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How HR Roles Have Evolved to Focus On Building Organizational Culture

Human resource professionals now focus on building organizational culture.

Dec 28, 2018

By Linda T. Kennedy

Imagine a work day like this: you drive to an exciting entertainment venue and mingle with other employees over a catered breakfast. When everybody’s relaxed, you initiate an engaging team-building activity and bask in the laughter, applause, and energy throughout the day.

Seriously, this could be you in a human resources career.

Team building, coaching, and organizational events increasingly define the daily demands of a specialized human resource professional. As a matter of fact, employee experience is a top HR priority now: According to Forbes magazine’s analysis of current HR trends, workplace leaders are focusing on developing an ecosystem that integrates engagement, culture and performance management for their employees.

“With the growing influence of millennials and the increasing transparency catalyzed by the digitalization age, employees are expecting a more engaging and enjoyable work experience,” the article said.

That means HR professionals, essentially, will help start the party at work from designing company-wide events, to developing new leaders.  As the U.S. Bureau of Labor Statistics (BLS) puts it, they “serve as a link between an organization’s management and its employees.”

In fact, these versatile roles are growing steadily within the human resources field. According to the BLS, HR specialists are projected to grow by 7 percent, and managerial jobs by 10 percent, over the next 10 years.  

“What we now refer to as the People and Talent function now includes many specialized roles and can mean lots of types of jobs,” said Julie Brown, Learning and Development Leader at Western Governors University.  “It certainly means talent acquisition—recruiting employees, but it can also mean handling market analysis, wellness programs, recognitions, employee benefits and leader development. People and Talent professionals even work to reorganize the business.”

These days, you don’t even have to be the outgoing type who enjoys presenting employee awards in front of the whole company, according to Brown. That’s because there are roles in human resources, such as data analysis, that aren’t people-facing.

“It’s true that no matter what you do in People and Talent, your work is affecting many people’s lives,” said Brown. “So you should at least like people if you’re going to work in this field. However, not every role will include a need to interact with numerous people.”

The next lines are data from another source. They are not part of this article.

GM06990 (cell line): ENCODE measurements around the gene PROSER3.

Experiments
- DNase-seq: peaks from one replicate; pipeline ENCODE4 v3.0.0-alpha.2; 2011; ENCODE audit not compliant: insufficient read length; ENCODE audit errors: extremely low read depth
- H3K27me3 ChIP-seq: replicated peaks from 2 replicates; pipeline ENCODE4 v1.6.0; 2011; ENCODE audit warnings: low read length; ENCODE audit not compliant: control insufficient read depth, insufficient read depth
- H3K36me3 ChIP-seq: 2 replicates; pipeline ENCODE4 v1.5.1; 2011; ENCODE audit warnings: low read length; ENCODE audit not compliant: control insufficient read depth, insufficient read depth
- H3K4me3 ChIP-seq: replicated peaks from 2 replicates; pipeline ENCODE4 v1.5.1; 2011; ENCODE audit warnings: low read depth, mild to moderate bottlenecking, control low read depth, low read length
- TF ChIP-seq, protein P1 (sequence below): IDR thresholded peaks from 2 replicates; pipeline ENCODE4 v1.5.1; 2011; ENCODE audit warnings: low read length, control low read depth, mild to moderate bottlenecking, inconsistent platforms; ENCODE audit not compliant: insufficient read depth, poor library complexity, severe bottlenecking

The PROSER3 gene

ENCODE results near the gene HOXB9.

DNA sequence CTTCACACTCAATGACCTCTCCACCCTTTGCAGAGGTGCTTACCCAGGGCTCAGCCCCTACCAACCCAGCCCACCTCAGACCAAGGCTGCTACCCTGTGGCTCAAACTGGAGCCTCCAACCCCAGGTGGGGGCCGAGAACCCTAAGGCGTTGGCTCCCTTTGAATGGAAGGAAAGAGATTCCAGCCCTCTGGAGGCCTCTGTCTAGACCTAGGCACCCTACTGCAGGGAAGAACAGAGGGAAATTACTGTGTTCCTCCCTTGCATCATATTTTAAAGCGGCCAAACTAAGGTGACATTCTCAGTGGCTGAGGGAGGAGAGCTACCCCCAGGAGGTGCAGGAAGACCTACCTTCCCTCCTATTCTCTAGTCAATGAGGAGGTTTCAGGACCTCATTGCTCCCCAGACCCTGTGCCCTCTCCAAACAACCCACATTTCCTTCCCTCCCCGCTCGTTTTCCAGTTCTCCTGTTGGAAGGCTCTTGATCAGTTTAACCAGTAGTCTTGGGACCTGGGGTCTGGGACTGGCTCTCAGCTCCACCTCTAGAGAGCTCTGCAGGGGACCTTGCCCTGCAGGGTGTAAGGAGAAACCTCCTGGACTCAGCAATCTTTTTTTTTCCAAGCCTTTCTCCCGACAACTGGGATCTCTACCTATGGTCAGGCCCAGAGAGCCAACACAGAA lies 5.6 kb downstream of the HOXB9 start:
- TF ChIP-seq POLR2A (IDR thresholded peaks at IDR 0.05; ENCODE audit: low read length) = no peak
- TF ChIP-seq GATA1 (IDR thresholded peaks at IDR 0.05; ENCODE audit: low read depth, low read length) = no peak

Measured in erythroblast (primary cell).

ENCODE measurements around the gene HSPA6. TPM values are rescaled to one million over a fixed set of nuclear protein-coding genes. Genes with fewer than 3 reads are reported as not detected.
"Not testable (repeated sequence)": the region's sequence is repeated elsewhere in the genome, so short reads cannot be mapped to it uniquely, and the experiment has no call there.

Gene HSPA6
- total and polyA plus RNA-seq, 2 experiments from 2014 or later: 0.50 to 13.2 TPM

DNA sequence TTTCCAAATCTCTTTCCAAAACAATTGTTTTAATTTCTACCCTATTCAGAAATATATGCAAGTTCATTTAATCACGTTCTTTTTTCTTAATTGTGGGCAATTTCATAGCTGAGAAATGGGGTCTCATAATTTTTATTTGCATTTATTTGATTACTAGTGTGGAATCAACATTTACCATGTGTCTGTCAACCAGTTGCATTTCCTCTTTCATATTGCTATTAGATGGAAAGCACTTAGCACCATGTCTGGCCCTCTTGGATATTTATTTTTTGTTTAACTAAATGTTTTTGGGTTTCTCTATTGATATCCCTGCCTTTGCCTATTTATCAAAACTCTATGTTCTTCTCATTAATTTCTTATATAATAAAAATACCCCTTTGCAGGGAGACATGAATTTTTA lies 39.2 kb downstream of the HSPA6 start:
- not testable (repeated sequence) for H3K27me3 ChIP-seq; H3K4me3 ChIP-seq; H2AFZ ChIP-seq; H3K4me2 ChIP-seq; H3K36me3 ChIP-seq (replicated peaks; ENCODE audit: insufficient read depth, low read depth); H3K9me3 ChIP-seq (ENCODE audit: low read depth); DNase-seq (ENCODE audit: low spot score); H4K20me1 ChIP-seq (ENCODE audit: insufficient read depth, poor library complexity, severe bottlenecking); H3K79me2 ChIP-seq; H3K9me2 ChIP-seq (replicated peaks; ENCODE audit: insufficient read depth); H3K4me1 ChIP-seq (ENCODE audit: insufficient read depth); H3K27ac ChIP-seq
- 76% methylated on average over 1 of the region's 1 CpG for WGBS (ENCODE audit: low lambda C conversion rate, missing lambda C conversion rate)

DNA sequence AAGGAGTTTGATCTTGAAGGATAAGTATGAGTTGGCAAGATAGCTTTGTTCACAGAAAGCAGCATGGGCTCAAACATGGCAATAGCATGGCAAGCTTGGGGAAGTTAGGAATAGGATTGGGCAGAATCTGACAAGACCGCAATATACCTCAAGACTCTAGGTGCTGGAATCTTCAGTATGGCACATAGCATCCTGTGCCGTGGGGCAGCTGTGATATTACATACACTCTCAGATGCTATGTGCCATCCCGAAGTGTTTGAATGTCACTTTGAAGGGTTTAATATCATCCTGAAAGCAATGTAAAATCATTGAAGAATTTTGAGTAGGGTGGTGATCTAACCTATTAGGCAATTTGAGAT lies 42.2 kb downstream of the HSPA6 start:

How human resources has evolved.

“Here at WGU, though, payroll isn’t even in the People and Talent department—it’s in the finance department. It just depends on the size of the company and their needs,” said Brown. “But increasingly, companies’ visions are growing to not only pay their employees, but to help them grow and succeed.”

Brown recently had the kind of work day that was centered entirely on providing her colleagues with new interpersonal tools to work and communicate more effectively with one another. She met the team offsite at a local aquarium, helped them compete with one another in a scavenger hunt, and then illustrated how the teams’ individual personalities dictate their work-style tendencies.

“I had no idea I’d eventually work in a human resources role like this one—as a matter of fact, it’s a specific role that WGU created,” she said. “But it’s perfect for me because I absolutely love helping people realize their full potential.”

WGU identified that Brown’s experience as a behavioral health professional would be the perfect foundation to help the organization’s leaders learn what motivates their employees to succeed. It’s proof that you don’t have to have a background in human resources for many HR roles. The important thing is that you can be a flexible person, said Brown, since people and situations within companies are always changing.

“If you’re interested in having a positive impact on people’s lives, then you’ll be a great fit in the field,” she said. “It’s about having a growth mindset. Ask yourself, what kind of place do I want to work? Working in People and Talent gives you the opportunity to develop that. And nothing feels better than growing and learning as you help others do the same.”

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